In an otherwise unpredictable political world, one thing you can count on (in addition to more government and higher taxes) is that proponents of assisted suicide and euthanasia will persist in their efforts to change the law, no matter how often they are rebuffed.
Thus far, they have little to show for their labors, their principal achievement being the 1997 Oregon initiative that enacted the nation’s first and only assisted-suicide law. Although legislators or voters in other states have repeatedly rejected efforts to imitate the Oregon model, assisted-suicide advocates are back at it in the state of Washington,trying to gather enough signatures to place an Oregon-style measure on this November’s ballot.
Meanwhile, in California, having failed four times in as many years to enact an assisted-suicide statute, two members of the Assembly, Patty Berg and Mel Levine, have come up with a new proposal, Assembly Bill 2747, the so-called “Right to Know End-of-Life Options Act.” Instead of an overt, frontal assault against laws that protect vulnerable patients, Berg and Levine decided this time around to launch their assault by creeping in on little cat feet. I don’t know about you, but whenever I encounter a bill with a title like theirs, my first inclination is to pack the family off to Aunt Maisie’s, lock up the silverware, and double-bolt the doors. Sure enough, you don’t have to wander very far into the details of A.B. 2747 before discovering that it would do little by way of expanding “options” and “the right to know” but a lot when it comes to easing terminally ill patients out of this world.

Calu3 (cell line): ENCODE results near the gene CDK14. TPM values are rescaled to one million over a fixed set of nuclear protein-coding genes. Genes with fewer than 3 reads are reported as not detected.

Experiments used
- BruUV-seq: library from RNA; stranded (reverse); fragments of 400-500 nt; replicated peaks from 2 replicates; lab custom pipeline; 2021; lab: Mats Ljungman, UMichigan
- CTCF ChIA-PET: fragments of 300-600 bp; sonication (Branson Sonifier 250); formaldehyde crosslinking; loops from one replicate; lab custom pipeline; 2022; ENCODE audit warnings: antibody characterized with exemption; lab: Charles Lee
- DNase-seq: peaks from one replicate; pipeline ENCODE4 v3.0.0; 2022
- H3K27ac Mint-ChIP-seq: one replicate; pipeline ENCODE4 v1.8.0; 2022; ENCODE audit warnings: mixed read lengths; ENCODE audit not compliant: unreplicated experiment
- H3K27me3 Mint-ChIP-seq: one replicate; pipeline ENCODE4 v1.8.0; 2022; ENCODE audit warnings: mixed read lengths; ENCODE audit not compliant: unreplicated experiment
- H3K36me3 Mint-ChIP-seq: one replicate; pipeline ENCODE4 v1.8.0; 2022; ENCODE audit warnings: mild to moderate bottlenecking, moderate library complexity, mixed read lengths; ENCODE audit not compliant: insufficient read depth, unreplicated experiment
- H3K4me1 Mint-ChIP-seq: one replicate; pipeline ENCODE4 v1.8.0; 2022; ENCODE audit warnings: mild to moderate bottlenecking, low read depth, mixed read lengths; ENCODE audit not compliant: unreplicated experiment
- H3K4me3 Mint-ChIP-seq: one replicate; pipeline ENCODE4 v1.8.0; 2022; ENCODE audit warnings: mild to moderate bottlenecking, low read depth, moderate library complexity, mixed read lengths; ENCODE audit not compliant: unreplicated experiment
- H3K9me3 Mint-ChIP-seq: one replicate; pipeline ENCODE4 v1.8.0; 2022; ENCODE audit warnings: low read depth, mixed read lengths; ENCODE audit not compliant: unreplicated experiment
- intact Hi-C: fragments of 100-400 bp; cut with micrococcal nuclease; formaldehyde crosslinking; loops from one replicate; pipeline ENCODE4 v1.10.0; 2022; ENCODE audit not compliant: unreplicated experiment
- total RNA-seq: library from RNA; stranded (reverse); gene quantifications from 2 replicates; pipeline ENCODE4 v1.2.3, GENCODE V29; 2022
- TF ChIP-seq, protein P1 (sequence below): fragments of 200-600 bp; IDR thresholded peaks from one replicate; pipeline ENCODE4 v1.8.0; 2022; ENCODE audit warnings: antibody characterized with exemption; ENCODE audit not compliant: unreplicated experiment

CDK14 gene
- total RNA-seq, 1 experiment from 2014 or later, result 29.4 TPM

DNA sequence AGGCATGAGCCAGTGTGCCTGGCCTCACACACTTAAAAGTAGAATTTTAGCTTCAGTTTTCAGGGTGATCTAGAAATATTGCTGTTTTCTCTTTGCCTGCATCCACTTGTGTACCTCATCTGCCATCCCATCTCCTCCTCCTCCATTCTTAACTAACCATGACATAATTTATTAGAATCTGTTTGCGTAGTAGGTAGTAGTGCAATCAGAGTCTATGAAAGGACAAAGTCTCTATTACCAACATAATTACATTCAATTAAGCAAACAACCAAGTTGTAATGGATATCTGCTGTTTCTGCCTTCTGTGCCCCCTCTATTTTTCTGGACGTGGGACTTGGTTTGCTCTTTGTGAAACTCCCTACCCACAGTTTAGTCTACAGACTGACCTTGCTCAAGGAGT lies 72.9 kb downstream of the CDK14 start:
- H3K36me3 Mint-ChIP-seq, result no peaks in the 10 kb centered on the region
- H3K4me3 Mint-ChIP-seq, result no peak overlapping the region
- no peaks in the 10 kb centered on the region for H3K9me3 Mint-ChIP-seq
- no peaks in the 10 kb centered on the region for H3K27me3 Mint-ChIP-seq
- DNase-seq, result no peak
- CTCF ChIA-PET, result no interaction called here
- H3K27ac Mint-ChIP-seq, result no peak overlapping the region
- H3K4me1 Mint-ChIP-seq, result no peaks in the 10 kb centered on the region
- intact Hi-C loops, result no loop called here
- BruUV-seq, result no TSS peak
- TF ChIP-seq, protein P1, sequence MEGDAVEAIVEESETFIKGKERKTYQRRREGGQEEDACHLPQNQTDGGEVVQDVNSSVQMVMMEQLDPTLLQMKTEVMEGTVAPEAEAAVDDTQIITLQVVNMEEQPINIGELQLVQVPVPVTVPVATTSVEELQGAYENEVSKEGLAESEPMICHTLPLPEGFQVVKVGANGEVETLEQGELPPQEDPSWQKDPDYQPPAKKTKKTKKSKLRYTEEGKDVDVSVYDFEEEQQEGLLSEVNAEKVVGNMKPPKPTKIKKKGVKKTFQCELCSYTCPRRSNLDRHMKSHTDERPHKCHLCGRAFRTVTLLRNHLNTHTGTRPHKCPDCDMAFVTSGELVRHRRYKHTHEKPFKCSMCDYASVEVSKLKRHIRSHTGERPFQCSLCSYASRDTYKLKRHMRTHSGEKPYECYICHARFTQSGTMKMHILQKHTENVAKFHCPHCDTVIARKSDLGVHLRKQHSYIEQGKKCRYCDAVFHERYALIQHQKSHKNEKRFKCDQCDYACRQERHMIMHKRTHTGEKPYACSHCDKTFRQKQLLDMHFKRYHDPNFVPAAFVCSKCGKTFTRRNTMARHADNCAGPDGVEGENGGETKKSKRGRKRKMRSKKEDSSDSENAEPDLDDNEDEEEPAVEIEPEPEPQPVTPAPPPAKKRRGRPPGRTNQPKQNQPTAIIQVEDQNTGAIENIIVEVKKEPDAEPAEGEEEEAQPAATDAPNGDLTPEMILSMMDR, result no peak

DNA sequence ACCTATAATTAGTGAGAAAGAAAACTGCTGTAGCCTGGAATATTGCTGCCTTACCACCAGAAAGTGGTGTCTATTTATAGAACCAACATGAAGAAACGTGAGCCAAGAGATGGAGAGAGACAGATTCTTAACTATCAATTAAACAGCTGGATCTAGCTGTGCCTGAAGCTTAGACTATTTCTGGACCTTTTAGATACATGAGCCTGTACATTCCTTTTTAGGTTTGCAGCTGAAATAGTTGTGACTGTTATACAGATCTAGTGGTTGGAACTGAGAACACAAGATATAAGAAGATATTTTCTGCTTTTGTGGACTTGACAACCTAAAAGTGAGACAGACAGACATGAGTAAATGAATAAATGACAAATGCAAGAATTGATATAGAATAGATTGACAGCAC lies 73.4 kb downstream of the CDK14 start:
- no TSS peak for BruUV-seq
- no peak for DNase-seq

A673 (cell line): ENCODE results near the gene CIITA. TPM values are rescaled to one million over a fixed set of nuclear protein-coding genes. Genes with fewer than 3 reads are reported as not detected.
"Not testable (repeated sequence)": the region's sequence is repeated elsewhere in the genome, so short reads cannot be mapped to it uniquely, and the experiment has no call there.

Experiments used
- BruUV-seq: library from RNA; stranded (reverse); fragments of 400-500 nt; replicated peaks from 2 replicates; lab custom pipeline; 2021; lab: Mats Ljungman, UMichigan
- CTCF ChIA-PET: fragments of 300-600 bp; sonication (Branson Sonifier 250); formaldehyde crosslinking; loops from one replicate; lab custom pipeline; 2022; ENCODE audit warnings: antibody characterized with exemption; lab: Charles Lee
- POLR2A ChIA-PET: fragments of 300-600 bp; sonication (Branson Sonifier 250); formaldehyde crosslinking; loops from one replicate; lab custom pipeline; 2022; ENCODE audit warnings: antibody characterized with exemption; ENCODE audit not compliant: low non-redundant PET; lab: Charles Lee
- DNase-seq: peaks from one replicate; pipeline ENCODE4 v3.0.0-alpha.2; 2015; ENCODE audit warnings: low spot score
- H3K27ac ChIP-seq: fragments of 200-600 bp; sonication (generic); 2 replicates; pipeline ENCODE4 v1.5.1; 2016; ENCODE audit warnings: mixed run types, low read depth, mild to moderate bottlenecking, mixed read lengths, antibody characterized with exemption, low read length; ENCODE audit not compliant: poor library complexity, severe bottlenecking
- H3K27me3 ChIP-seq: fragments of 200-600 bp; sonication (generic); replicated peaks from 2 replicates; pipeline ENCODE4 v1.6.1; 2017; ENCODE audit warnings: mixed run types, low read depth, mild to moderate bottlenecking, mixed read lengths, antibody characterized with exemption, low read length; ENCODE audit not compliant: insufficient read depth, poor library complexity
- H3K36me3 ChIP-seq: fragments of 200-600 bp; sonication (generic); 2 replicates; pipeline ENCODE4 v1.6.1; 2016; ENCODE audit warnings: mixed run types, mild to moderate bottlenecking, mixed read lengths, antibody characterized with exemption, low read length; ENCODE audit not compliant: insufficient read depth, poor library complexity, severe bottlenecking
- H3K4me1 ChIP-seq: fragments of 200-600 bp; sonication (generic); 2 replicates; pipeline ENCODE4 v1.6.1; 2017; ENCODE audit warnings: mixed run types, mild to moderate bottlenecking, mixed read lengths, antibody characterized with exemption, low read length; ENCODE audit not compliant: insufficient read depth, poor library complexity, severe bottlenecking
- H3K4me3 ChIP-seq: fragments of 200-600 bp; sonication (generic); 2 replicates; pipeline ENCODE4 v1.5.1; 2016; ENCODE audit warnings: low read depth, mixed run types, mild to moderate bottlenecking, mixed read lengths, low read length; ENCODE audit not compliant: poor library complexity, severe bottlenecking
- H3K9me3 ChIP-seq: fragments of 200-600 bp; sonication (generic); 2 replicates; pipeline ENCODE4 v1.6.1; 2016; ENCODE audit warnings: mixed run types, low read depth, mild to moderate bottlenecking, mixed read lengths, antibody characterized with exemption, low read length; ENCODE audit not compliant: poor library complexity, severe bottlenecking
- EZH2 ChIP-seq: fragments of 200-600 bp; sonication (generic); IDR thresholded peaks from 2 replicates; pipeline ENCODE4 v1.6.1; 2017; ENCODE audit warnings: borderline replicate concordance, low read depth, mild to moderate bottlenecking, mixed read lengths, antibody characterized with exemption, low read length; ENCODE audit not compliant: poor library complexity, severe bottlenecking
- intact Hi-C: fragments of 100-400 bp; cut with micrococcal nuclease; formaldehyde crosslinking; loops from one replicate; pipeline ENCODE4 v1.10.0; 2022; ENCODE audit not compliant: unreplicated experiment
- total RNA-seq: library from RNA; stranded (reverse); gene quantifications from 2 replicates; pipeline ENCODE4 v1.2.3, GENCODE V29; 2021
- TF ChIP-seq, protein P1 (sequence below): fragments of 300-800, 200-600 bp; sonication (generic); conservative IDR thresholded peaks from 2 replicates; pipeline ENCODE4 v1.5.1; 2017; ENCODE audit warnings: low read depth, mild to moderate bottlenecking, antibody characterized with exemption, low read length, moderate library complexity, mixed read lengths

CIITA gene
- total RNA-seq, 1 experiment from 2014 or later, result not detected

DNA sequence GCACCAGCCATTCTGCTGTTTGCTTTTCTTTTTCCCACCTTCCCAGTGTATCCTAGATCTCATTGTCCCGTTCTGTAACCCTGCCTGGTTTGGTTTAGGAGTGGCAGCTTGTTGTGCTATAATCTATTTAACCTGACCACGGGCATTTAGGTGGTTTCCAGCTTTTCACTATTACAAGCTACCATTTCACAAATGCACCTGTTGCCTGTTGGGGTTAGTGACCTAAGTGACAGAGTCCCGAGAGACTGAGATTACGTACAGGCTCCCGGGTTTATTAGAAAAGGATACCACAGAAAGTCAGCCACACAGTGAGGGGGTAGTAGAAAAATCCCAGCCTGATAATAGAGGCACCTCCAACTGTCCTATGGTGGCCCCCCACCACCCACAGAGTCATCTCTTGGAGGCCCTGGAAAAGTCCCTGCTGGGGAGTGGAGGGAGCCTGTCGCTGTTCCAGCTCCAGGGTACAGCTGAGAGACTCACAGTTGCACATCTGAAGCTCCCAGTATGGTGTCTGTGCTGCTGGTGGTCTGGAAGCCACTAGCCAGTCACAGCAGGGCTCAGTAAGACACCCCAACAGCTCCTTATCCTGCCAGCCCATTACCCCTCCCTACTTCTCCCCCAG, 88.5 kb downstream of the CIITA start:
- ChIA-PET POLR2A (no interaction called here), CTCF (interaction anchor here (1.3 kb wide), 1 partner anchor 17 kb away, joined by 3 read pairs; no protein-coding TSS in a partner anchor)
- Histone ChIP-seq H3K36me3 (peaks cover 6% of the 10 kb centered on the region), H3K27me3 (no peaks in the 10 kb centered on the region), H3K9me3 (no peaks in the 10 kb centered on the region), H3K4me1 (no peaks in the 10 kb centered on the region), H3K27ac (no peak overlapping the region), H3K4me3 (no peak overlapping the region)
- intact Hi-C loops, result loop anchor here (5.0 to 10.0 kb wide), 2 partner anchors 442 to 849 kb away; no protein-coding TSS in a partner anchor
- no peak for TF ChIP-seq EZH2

It does this in the first instance by expanding the definition of what constitutes a diagnosis of “terminal illness,” which under the bill’s terms could be no more than a doctor or a nurse opining that a patient has “a year or less to live.” Once that judgment is made, the patient would then be offered access to information and counseling about end-of-life care as well as a menu of treatment choices, including terminal sedation and VSED (voluntary stopping of eating and drinking). These treatments are currently and properly reserved for patients in the actual process of dying, when death is truly imminent. You begin to appreciate the true purpose of A.B. 2747 when you realize that these final-stage palliative measures would for the first time be extended to those who are yet a long way from their final days. As for information and counseling, the bill would expand the list of eligible providers to include advocacy organizations that favor assisted suicide. Put all of these elements together, and what you get is a slow-walk toward assisted suicide in the name of expanding patient “options.”
The bill purports to expand patient autonomy. But very ill patients who have just received a diagnosis of terminal illness, especially if they are poor, are among the least autonomous people in the world. Understandably, they can and often do become depressed and confused, and they are particularly vulnerable to suggestions that living out the rest of their lives may be burdensome or expensive to family, or that the only way to avoid unendurable pain is to ask for terminal sedation and VSED as soon as possible. And, as anyone who’s had to wrestle with health-care providers and insurers will tell you, there’s a whole cadre of bean-counters who are only too ready to encourage patients in that direction.
Proposals like A.B. 2747, which acquire their emotional appeal by stirring compassionate instincts, rest on a series of false assumptions. It’s a myth that large numbers of people are kept “artificially” alive at great and useless expense. It’s a myth that the only way to avoid pain and suffering at the end of life is through terminal sedation and/or VSED. It’s a myth that counselors who come recommending hemlock to patients in distress are necessarily doing them a favor. And it’s a myth that patients’ decisions made under emotionally or physically stressful circumstances are always freely made.
A.B. 2747 recently passed the California Assembly and is now being marked up before heading to the Senate floor. If it passes in our trend-setting, largest state, it will be widely imitated elsewhere. Reports indicate that some of its more obnoxious provisions (such as allowing VSED treatment in the early stages of a terminal diagnosis) have been altered or eliminated by the Senate Health and Judiciary Committees. Let us hope that is the case, but the wisest course of action would be to ensure that this legislation is terminally sedated.